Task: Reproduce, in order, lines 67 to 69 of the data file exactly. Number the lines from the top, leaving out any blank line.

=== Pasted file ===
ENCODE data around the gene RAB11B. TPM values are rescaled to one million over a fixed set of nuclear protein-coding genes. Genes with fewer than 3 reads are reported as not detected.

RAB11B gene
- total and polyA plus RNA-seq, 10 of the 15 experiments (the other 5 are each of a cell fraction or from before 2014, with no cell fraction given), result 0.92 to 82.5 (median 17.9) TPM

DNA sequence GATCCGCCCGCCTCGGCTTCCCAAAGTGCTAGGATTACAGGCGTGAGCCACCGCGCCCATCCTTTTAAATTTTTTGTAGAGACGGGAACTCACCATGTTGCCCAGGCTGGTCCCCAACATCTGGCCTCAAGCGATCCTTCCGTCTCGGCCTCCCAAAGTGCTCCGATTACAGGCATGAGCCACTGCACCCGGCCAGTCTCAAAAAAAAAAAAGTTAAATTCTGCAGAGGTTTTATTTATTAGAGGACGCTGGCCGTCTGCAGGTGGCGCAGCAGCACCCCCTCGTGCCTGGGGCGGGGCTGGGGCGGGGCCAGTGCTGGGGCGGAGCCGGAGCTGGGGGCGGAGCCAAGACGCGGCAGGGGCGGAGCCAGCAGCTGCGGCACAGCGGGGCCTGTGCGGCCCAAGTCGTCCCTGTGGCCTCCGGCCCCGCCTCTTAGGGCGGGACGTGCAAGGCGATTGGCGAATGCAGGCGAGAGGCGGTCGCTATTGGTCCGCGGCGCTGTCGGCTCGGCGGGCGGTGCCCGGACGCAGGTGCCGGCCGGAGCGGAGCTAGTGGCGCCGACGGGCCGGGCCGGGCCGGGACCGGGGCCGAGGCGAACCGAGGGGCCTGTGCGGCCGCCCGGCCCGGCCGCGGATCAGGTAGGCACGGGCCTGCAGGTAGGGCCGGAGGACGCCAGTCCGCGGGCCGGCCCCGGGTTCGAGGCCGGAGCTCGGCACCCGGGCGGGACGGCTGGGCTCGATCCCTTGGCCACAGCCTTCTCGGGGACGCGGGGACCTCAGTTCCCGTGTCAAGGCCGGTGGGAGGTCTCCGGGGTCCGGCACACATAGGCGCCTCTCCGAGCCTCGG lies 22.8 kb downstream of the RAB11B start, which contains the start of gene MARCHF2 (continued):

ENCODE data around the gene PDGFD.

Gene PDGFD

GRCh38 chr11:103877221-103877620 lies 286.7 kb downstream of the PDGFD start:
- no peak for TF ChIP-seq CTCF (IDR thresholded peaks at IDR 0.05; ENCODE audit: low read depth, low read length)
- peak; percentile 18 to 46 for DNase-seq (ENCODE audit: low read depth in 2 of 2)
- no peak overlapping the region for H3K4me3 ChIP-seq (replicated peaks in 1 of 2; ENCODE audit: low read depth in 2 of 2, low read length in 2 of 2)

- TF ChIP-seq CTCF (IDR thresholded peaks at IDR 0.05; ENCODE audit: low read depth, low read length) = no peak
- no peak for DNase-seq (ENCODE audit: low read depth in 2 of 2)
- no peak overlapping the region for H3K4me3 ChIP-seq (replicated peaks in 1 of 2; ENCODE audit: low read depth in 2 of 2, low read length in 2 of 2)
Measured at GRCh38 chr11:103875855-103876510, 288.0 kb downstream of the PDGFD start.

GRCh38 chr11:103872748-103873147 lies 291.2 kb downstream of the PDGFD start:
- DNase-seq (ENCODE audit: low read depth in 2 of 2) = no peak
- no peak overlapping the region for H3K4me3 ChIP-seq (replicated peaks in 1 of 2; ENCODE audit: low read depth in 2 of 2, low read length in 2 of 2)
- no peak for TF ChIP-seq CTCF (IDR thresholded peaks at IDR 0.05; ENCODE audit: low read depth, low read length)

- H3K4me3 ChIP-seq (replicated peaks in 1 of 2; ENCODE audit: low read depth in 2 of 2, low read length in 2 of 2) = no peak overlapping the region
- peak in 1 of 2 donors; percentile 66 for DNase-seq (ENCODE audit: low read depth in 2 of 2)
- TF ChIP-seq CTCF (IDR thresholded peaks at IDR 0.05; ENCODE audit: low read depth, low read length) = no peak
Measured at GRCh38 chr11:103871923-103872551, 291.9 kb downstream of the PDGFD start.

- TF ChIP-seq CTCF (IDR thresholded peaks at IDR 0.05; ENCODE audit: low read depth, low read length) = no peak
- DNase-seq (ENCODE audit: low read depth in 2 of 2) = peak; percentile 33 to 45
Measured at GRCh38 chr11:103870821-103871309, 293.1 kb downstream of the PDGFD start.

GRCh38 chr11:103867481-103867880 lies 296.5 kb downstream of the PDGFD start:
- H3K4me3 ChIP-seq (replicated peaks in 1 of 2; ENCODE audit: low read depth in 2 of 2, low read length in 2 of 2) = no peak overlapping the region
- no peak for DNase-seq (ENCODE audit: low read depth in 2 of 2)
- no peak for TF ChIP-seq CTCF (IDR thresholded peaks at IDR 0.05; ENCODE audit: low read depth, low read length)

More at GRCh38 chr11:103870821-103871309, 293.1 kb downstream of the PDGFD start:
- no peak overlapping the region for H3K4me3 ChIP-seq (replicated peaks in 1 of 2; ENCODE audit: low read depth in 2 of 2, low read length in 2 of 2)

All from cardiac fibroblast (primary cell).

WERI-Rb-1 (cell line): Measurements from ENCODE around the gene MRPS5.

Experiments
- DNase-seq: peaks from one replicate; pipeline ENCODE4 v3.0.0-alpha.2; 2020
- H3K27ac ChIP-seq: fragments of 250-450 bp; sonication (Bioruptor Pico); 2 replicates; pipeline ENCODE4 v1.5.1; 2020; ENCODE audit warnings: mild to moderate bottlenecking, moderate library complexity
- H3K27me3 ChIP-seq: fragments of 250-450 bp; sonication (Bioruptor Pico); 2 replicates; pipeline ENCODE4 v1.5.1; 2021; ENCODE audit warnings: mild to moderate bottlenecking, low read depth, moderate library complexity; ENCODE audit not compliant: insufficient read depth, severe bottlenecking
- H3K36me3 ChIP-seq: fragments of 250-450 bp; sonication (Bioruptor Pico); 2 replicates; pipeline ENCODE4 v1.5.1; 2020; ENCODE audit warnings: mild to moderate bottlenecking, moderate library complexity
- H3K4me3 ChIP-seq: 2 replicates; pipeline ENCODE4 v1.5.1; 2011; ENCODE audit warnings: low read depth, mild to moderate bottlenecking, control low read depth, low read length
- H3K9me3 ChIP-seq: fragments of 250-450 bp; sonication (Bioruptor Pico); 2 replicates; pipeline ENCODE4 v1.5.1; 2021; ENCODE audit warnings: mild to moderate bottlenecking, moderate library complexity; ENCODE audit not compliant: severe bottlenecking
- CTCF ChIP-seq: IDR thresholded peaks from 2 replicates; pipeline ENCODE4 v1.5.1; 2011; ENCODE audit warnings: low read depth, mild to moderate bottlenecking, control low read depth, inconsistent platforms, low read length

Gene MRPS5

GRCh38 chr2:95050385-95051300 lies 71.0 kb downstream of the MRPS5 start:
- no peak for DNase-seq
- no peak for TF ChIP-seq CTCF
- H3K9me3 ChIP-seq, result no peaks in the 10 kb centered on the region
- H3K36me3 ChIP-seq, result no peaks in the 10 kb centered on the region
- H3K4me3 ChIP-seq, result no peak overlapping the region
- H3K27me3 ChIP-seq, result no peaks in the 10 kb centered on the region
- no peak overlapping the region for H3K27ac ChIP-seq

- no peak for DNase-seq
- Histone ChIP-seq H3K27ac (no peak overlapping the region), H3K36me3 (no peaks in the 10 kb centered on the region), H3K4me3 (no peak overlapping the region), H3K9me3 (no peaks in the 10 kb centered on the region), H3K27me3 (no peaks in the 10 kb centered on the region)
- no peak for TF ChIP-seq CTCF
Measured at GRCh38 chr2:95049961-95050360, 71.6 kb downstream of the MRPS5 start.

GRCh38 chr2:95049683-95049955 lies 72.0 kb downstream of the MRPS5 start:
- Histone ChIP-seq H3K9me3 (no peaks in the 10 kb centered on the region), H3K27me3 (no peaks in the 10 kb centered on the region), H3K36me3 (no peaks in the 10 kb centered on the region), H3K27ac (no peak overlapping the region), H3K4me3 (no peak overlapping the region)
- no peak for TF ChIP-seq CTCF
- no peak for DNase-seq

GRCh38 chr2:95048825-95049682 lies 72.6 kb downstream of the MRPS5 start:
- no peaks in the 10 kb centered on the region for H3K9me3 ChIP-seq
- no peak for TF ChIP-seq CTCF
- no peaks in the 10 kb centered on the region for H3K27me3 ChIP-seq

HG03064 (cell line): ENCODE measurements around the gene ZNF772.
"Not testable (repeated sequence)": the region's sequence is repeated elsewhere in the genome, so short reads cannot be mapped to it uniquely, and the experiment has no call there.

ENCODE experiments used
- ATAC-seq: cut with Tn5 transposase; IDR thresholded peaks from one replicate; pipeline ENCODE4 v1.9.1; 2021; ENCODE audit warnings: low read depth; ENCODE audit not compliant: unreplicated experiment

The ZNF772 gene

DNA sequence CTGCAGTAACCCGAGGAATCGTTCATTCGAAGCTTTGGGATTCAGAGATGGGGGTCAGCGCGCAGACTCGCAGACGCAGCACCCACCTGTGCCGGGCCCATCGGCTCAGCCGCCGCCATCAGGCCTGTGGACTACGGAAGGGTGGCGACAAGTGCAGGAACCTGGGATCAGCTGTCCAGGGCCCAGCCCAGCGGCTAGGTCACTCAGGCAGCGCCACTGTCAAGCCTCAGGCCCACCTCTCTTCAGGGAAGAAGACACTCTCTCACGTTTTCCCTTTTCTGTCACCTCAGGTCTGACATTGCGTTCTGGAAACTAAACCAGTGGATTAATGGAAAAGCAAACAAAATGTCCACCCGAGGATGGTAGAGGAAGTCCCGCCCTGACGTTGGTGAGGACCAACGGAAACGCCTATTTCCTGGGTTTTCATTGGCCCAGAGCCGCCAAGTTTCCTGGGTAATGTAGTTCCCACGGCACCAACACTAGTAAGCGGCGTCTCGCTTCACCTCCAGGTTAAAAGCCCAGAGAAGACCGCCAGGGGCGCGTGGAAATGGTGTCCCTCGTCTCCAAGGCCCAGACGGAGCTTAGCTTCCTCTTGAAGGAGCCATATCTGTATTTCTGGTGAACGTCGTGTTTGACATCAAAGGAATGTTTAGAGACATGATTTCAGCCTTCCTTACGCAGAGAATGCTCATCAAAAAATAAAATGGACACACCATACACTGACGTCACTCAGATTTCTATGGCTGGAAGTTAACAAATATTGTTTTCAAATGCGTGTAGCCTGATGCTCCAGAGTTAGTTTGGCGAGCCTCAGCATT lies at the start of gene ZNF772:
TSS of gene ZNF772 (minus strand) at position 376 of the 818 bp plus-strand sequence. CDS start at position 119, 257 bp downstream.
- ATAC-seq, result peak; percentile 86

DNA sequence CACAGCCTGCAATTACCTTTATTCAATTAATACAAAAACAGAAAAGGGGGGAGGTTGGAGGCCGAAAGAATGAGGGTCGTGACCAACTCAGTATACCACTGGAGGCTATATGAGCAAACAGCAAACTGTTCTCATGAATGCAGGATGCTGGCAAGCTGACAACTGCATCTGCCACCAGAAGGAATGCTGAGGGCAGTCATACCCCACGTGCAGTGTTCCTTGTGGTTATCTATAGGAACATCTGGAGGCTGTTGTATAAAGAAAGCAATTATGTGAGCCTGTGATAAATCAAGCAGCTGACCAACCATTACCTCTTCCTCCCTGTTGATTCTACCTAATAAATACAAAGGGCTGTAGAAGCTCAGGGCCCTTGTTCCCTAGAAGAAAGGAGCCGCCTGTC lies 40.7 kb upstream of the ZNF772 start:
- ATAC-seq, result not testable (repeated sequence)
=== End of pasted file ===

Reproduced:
The ZNF772 gene

DNA sequence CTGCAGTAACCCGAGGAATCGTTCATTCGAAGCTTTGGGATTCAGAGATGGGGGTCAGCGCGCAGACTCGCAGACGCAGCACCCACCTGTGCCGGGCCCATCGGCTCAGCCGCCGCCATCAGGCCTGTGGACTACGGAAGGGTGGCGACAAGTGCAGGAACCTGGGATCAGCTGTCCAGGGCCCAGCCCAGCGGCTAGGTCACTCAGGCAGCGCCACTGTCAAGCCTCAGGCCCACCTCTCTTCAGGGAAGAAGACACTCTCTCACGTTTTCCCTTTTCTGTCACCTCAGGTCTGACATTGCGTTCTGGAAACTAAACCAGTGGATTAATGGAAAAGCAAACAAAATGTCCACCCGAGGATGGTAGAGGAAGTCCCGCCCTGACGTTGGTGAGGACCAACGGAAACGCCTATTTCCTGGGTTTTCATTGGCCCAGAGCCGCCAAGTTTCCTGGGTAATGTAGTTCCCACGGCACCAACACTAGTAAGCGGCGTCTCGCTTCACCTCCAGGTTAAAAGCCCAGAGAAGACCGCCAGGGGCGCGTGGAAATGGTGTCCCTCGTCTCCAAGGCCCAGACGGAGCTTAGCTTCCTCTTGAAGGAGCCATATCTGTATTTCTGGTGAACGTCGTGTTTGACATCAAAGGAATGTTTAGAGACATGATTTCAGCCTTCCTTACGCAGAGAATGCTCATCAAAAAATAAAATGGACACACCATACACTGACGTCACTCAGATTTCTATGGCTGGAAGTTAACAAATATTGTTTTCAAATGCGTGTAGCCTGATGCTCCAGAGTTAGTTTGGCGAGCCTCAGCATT lies at the start of gene ZNF772:
TSS of gene ZNF772 (minus strand) at position 376 of the 818 bp plus-strand sequence. CDS start at position 119, 257 bp downstream.